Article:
I recommend that photographers, photojournalists, documentary photographers remember these wise words by Tania Canas, RISE Arts Director / Member – I am copying and pasting it here. As brown and black bodies are stripped of their clothing, as brown and black children are dehumanised to mere misery, as brown and black women are reduced to simply victims, as ghettos and brothels and refugee camps and slums become the ‘paint by number’ formula for White photographer’s career and publishing success, it becomes increasingly important that those of us on the receiving end of White ‘largesse’ begin to build obstacles, speak back, and refuse / reject these ‘representations’ and their reductive, violent and brutal narrative frames. We have lost too much, and are in danger of whatever little we have left as humans and as histories, if we permit this process to continue.
1. Process not product
We are not a resource to feed into your next artistic project. You may be talented at your particular craft but do not assume that this automatically translates to an ethical, responsible and self-determining process. Understand community cultural development methodology but also understand that it is not a full-proof methodology. Who and what institutions are benefiting from the exchange?
2. Critically interrogate your intention
Our struggle is not an opportunity, or our bodies’ a currency, by which to build your career. Rather than merely focusing on the ‘other’ (‘where do I find refugees’.. etc) Subject your own intention to critical, reflexive analysis. What is your motivation to work with this particular subject matter? Why at this particular time?
3. Realise your own privilege
What biases and intentions, even if you consider these ‘good’ intentions, do you carry with you? What social positionality (and power) do you bring to the space? Know how much space you take up. Know when to step back.
4. Participation is not always progressive or empowering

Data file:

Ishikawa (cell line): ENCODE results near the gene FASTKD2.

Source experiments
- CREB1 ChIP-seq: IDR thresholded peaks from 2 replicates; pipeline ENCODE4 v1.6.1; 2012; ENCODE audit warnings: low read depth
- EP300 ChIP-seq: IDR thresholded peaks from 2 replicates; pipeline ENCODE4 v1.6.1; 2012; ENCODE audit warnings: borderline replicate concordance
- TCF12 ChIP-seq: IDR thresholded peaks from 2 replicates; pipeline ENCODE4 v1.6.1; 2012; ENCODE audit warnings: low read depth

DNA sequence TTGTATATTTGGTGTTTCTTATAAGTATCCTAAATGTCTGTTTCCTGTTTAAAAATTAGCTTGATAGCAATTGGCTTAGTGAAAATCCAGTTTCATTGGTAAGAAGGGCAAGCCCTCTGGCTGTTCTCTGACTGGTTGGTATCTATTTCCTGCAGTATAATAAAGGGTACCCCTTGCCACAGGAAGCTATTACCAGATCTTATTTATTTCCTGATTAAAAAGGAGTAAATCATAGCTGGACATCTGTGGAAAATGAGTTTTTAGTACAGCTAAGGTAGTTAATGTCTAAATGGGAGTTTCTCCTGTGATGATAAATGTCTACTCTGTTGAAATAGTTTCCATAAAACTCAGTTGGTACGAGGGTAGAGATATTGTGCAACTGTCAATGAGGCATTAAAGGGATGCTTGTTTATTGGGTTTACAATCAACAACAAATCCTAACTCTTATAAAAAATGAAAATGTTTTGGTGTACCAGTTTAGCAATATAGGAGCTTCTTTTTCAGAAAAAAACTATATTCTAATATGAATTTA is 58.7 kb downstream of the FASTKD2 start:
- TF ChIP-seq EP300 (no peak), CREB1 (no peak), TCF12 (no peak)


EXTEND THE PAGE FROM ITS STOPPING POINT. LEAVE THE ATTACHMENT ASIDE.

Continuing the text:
Your project may have elements of participation but know how this can just as easily be limiting, tokenistic and condescending. Your demands on our community sharing our stories may be just as easily disempowering. What frameworks have you already imposed on participation? What power dynamics are you reinforcing with such a framework? What relationships are you creating (eg. informant vs expert, enunciated vs enunciator)
5. Presentation vs representation
Know the difference!
6. It is not a safe-space just because you say it is
This requires long term grass-roots work, solidarity and commitment.
7. Do not expect us to be grateful
We are not your next interesting arts project. Our community are not sitting waiting for our struggle to be acknowledged by your individual consciousness nor highlighted through your art practice.
8. Do not reduce us to an issue
We are whole humans with various experiences, knowledge and skills. We can speak on many things; do not reduce us to one narrative.
9. Do your research
Know the solidarity work already being done. Know the nuanced differences between organisations and projects. Just because we may work with the same community doesn’t mean we work in the same way.
10. Art is not neutral
Our community has been politicised and any art work done with/by us is inherently political. If you wish to build with our community know that your artistic practice cannot be neutral.